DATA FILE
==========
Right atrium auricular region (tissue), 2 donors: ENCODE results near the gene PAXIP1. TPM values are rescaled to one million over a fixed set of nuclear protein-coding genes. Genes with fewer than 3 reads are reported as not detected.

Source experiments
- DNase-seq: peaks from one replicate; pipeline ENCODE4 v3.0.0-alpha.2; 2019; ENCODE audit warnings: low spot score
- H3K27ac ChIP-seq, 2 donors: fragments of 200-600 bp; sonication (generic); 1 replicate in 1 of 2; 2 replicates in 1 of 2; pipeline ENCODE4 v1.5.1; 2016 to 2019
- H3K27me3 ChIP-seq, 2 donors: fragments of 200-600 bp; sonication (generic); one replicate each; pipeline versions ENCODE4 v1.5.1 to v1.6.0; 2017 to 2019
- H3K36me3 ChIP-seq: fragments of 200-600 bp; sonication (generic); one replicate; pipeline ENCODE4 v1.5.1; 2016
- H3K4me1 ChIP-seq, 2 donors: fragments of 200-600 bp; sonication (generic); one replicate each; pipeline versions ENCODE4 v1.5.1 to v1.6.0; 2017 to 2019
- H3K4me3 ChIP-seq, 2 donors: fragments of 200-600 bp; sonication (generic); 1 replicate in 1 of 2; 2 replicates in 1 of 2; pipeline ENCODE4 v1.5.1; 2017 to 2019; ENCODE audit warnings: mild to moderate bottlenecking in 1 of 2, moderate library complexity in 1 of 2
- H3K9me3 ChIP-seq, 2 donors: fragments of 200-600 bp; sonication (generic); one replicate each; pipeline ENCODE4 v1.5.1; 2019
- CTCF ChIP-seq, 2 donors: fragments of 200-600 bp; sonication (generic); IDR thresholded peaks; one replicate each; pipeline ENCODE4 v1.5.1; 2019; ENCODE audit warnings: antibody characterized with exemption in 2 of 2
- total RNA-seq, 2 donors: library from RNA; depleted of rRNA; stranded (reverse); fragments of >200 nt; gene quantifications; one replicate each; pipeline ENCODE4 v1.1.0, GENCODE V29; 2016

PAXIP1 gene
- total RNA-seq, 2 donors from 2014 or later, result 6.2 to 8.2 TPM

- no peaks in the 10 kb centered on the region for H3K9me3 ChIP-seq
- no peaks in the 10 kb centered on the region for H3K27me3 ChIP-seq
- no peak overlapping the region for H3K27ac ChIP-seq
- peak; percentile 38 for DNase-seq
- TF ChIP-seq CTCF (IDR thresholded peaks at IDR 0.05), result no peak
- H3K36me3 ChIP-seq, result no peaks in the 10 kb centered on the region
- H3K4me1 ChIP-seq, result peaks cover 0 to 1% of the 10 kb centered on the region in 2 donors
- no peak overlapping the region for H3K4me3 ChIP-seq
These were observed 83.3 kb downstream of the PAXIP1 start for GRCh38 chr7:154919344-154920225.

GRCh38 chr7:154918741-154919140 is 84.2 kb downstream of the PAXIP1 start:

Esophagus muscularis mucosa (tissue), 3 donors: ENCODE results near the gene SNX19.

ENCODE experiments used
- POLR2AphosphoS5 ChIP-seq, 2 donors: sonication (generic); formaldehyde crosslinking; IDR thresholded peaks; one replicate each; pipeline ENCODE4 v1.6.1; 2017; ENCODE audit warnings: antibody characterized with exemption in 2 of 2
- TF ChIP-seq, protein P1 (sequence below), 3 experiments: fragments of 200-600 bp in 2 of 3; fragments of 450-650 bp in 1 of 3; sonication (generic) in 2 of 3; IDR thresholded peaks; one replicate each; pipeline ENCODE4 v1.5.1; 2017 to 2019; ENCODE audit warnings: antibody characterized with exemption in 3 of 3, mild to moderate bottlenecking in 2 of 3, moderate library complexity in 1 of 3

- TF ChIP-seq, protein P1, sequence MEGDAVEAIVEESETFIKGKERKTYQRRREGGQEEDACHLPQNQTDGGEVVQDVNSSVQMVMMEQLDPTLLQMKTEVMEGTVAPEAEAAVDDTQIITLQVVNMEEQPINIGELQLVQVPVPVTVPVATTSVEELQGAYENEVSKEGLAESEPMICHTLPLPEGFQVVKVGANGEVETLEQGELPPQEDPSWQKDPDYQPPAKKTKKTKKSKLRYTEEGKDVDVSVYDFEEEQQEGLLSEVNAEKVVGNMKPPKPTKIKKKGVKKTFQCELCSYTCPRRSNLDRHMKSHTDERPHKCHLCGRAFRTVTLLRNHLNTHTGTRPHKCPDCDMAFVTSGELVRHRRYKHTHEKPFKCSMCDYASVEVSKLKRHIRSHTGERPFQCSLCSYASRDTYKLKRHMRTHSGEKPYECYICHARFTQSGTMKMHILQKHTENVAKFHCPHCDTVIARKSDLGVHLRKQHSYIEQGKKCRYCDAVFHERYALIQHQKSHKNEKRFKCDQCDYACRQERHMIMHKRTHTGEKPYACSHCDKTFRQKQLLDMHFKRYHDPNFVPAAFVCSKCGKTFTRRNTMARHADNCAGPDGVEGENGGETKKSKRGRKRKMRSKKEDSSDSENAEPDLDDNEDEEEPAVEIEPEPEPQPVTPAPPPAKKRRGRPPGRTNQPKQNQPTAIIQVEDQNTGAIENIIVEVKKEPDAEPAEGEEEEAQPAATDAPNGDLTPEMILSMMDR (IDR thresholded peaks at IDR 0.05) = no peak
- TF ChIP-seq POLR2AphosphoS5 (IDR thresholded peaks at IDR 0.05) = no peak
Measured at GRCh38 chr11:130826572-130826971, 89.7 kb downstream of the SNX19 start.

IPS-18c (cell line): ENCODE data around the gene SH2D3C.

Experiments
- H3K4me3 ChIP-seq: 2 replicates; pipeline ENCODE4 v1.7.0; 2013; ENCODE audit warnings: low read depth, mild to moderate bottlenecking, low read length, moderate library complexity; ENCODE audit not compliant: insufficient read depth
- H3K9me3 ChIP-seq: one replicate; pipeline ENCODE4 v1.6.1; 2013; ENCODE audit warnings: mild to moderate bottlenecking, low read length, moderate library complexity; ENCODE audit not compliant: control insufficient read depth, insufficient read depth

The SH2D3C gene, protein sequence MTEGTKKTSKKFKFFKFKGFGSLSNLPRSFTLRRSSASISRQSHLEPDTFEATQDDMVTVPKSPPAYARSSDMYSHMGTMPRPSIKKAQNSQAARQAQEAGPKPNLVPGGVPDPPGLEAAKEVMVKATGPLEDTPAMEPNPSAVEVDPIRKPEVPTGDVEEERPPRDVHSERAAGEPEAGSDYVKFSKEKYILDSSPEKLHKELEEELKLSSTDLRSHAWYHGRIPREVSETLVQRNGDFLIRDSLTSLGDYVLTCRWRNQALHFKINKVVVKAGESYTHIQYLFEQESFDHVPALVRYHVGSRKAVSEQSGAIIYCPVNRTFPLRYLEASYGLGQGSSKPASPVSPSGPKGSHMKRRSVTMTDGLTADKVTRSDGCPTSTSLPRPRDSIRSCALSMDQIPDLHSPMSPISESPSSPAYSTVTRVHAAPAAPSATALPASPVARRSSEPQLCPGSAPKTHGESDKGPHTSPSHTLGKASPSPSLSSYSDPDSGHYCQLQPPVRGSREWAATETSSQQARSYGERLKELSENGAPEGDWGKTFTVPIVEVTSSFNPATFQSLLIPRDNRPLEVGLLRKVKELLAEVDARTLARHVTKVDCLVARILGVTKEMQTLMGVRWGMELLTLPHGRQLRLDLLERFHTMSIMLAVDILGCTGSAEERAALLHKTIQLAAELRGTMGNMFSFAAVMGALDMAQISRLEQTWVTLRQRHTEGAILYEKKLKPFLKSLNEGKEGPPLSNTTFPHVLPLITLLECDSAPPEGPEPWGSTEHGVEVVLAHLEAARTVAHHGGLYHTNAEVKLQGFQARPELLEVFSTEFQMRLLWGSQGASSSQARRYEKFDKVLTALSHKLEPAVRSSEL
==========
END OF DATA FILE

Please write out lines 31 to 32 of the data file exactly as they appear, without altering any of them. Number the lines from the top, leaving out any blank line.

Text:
IPS-18c (cell line): ENCODE data around the gene SH2D3C.

Experiments